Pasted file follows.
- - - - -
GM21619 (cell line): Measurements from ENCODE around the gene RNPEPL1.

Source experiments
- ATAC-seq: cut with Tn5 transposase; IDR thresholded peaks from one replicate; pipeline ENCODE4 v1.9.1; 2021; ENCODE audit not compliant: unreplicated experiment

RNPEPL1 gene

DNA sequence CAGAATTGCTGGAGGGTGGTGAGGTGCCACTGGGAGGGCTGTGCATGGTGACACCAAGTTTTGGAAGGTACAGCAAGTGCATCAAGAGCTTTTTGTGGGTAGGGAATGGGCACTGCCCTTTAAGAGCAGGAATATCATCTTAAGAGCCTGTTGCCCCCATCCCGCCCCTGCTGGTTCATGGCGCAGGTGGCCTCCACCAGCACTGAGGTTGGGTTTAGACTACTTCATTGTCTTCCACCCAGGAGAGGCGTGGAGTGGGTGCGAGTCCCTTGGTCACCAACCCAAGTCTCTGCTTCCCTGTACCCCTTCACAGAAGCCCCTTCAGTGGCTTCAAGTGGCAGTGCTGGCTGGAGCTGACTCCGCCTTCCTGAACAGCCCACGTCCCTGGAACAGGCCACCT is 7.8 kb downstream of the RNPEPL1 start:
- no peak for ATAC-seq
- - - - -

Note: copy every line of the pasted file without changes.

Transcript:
GM21619 (cell line): Measurements from ENCODE around the gene RNPEPL1.

Source experiments
- ATAC-seq: cut with Tn5 transposase; IDR thresholded peaks from one replicate; pipeline ENCODE4 v1.9.1; 2021; ENCODE audit not compliant: unreplicated experiment

RNPEPL1 gene

DNA sequence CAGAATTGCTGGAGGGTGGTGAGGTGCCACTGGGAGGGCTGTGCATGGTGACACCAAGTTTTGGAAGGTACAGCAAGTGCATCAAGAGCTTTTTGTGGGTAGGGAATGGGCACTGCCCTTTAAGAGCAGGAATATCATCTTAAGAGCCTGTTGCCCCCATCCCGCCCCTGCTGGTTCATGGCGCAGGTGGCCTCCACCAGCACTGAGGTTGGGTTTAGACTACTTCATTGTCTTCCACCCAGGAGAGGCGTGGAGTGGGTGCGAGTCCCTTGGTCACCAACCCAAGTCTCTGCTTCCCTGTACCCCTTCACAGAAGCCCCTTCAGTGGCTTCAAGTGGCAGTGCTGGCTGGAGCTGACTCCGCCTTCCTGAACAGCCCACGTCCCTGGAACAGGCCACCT is 7.8 kb downstream of the RNPEPL1 start:
- no peak for ATAC-seq